The present application extends a successful multifaceted investigation of host resistance to viral infection. The strengths of our approach include: 1) an unbiased component based on mutagenesis combined with a hypothesis-driven component;2) the study of distantly related organisms (mice and Drosophila) to appreciate which elements of defense are conserved;3) the embrace of new and powerful methods to support our efforts. In our work to date, we have collectively identified new sensors (e.g., LGP2;DICER-2) necessary for activation of antiviral defenses, and delineated pathways of response to viruses, both at a biochemical level and in terms of communication between cells. We have identified previously unknown molecular participants in host defense. Among these are channel proteins (SLC15A4;KCNJ8/SUR2), transcription factors (IKB;AKIRIN2), proteins concerned with membrane trafficking or organellar mobility (AP3B1;STING;TR1M56;ATG9A;UNC93B), cell stress (SLFN2), post-translational modification (TRIM56;TR1M23), and endosome physiology (SLC15A4). Some of these proteins are members of extended families and may open the way to broad new models of host defense. Others highlight the importance of intermediary steps in host defense (e.g., the movement of molecules within cells) in a way that has not been considered before. Each participating group (Dallas, Osaka, and Strasbourg) has its special talents, and these have been combined to take us beyond genetics per se, incorporating new technologies that will accelerate the discovery of essential elements of the host defense apparatus. We recognize that it is not enough to possess a list of parts to understand how a machine operates. As new proteins are shown to be essential for particular aspects of host defense, we will establish how they interact with one another and/or other proteins to support resistance;how they catalyze particular reactions within cells, and how they drive or suppress the expression of genes in what we see as a highly dynamic process. We view the continuation of this POl as an opportunity to build upon an approach with established productivity: one that has generated new molecules, concepts, and reagents for use by the scientific community as a whole. The POl has been, and will continue to be, highly collaborative in the exchange of methods, genetic materials, and most importantly, ideas, ultimately derived from genetics.

Public Health Relevance

Historically, viruses have been responsible for more death among humans than any other single cause, and still constitute a serious threat to mankind. We will use strong genetic techniques to study both host resistance mechanisms (innate immunity to viral infection), and the essential requirements that viruses have in order to cause infection. Basic scientific discovery in these areas will pave the way to the design of effective anti-viral drugs and vaccines, and has the highest relevance to human health. Project 1: Forward genetic analysis of Mammalian Resistance to Viral Infection Project 1 Leader (PL): Bruce Beutler DESCRIPTION (provided by applicant): We will extend our successful forward genetic analysis of susceptibility to mouse cytomegalovirus (MCMV) infection, and institute a new screen for cell-autonomous resistance to Rift Valley Fever Virus (RVFV). These studies will build upon technological advances that permit us to find mutations faster than ever before, using massively parallel sequencing, both by itself and in combination with inducible pluripotent stem cell (IPS) technology. We have found that it is possible to screen mutagenized MEFs from reprogrammable C57BL/6J mice for resistance to RVFV ex vivo, to identify resistant clones, to use these clones to regenerate live mice, and at the same time, detect most of the mutations in these cells by sequencing genomic DNA. We have determined, based on in silico simulations, that compound heterozygous null alleles at almost all loci will result from mutagenesis on the scale we contemplate. As such, we hope to enrich our understanding of what it takes to combat a model herpesvirus infection with strong relevance to a human disease (HCMV infection), and also, to determine the critical host proteins necessary for a Category A pathogen (RVFV) to proliferate in mammalian cells. This work, pursued in depth, will inform us of molecular targets for the treatment of bunyavirus infections in general. In a third, circumscribed specific aim, we will analyze a new mutation, identified in screening that abolishes the responses of plasmacytoid dendritic cells (PDCs) to nucleic acids. This mutation, called feeble, affects a channel protein that acts in conjunction with the adaptor protein 3 (AP3) complex to condition endosomes in PDCs (but not other cells), making them competent to signal via TLRs. Based on our studies to date, we infer the existence of an ARF1-->AP3 -->SIc45a-->TLR7/9 pathway essential for the support of type I interferon gene induction in PDCs. The further elucidation of this pathway will deepen understanding of PDC function, and the role of PDC-derived interferon both in infection and in pathological settings such as systemic lupus erythematosus.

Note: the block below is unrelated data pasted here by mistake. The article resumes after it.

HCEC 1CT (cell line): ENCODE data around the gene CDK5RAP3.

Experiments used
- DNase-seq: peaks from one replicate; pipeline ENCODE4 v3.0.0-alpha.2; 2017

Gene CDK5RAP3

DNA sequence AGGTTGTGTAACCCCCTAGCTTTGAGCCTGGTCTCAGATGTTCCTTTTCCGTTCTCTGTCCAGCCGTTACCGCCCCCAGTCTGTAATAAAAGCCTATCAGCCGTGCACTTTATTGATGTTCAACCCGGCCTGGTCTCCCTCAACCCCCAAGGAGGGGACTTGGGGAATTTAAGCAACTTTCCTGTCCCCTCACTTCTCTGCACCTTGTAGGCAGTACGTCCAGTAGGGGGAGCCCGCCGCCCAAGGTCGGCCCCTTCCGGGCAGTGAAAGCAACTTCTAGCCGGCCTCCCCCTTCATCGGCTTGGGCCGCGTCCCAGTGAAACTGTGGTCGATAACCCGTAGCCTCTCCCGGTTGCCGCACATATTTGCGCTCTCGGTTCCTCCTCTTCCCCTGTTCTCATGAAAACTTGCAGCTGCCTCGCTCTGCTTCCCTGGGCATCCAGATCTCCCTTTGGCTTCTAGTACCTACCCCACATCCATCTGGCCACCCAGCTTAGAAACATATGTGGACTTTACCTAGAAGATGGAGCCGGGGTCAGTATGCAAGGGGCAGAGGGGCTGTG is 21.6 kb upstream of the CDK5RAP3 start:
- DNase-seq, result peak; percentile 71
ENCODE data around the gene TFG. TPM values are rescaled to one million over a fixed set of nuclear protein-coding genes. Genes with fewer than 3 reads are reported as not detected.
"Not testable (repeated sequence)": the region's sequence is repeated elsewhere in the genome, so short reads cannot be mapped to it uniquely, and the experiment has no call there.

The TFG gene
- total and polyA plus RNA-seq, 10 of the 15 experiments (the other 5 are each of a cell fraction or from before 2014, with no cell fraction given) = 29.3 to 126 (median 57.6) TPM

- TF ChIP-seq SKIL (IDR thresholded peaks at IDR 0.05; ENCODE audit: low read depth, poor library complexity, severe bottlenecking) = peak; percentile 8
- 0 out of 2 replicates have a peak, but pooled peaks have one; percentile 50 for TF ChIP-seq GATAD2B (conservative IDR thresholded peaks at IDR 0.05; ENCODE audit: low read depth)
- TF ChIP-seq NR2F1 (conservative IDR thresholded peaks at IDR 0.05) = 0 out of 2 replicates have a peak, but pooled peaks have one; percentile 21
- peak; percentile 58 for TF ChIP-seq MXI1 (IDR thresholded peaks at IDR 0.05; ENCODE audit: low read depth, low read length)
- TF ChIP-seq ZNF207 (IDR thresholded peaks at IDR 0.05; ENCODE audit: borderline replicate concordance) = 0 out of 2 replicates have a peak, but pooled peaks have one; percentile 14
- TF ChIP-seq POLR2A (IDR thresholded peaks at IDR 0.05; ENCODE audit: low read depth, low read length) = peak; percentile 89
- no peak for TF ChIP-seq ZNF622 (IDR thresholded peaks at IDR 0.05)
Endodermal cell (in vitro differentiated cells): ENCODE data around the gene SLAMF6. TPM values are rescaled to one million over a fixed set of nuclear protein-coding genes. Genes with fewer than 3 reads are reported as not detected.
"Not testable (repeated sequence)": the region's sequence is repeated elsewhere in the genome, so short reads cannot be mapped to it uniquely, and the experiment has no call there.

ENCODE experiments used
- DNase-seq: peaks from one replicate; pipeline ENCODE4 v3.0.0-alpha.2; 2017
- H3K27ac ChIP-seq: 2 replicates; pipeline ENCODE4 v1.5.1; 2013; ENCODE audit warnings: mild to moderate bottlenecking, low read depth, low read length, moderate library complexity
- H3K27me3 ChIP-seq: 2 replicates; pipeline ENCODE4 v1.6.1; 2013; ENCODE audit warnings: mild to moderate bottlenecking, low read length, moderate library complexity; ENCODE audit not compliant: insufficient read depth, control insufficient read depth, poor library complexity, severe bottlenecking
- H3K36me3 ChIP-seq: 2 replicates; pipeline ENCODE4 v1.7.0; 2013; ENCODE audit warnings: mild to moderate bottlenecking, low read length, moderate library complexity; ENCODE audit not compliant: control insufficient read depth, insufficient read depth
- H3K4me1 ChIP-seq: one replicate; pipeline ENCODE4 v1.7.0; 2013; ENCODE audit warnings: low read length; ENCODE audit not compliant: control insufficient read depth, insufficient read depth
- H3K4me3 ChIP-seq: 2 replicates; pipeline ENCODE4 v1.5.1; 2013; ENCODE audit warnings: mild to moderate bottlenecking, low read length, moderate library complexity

National Institute of Health (NIH)
National Institute of Allergy and Infectious Diseases (NIAID)
Research Program Projects (P01)
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Special Emphasis Panel (ZAI1-EC-I (M1))
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Deckhut Augustine, Alison M
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University of Texas Sw Medical Center Dallas
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Maeda, Kazuhiko; Akira, Shizuo (2017) Regulation of mRNA stability by CCCH-type zinc-finger proteins in immune cells. Int Immunol 29:149-155
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